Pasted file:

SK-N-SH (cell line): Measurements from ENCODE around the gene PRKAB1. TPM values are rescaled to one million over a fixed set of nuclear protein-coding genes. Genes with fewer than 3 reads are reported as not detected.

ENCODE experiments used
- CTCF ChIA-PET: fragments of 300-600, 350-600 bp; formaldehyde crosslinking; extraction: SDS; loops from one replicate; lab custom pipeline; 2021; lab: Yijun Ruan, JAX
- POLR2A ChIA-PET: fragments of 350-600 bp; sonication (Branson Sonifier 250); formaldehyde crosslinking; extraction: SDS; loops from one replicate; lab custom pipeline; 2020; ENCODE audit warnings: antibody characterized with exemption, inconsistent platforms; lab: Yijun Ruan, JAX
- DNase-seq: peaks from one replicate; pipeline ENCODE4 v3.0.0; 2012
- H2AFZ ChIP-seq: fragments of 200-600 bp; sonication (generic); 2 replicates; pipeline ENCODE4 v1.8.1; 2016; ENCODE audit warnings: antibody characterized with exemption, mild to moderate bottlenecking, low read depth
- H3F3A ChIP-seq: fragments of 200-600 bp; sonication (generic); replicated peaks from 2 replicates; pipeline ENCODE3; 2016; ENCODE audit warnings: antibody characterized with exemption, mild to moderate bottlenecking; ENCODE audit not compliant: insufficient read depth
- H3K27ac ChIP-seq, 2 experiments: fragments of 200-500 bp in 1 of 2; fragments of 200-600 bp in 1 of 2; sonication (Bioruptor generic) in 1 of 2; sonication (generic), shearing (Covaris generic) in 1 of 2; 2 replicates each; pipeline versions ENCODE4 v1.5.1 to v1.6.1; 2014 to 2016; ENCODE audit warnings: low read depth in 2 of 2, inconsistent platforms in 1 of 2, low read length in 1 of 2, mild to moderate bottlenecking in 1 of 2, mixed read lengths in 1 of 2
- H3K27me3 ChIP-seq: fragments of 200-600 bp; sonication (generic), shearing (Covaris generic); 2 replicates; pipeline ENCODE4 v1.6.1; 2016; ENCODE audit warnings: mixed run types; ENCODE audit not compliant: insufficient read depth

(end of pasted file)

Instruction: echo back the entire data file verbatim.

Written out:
SK-N-SH (cell line): Measurements from ENCODE around the gene PRKAB1. TPM values are rescaled to one million over a fixed set of nuclear protein-coding genes. Genes with fewer than 3 reads are reported as not detected.

ENCODE experiments used
- CTCF ChIA-PET: fragments of 300-600, 350-600 bp; formaldehyde crosslinking; extraction: SDS; loops from one replicate; lab custom pipeline; 2021; lab: Yijun Ruan, JAX
- POLR2A ChIA-PET: fragments of 350-600 bp; sonication (Branson Sonifier 250); formaldehyde crosslinking; extraction: SDS; loops from one replicate; lab custom pipeline; 2020; ENCODE audit warnings: antibody characterized with exemption, inconsistent platforms; lab: Yijun Ruan, JAX
- DNase-seq: peaks from one replicate; pipeline ENCODE4 v3.0.0; 2012
- H2AFZ ChIP-seq: fragments of 200-600 bp; sonication (generic); 2 replicates; pipeline ENCODE4 v1.8.1; 2016; ENCODE audit warnings: antibody characterized with exemption, mild to moderate bottlenecking, low read depth
- H3F3A ChIP-seq: fragments of 200-600 bp; sonication (generic); replicated peaks from 2 replicates; pipeline ENCODE3; 2016; ENCODE audit warnings: antibody characterized with exemption, mild to moderate bottlenecking; ENCODE audit not compliant: insufficient read depth
- H3K27ac ChIP-seq, 2 experiments: fragments of 200-500 bp in 1 of 2; fragments of 200-600 bp in 1 of 2; sonication (Bioruptor generic) in 1 of 2; sonication (generic), shearing (Covaris generic) in 1 of 2; 2 replicates each; pipeline versions ENCODE4 v1.5.1 to v1.6.1; 2014 to 2016; ENCODE audit warnings: low read depth in 2 of 2, inconsistent platforms in 1 of 2, low read length in 1 of 2, mild to moderate bottlenecking in 1 of 2, mixed read lengths in 1 of 2
- H3K27me3 ChIP-seq: fragments of 200-600 bp; sonication (generic), shearing (Covaris generic); 2 replicates; pipeline ENCODE4 v1.6.1; 2016; ENCODE audit warnings: mixed run types; ENCODE audit not compliant: insufficient read depth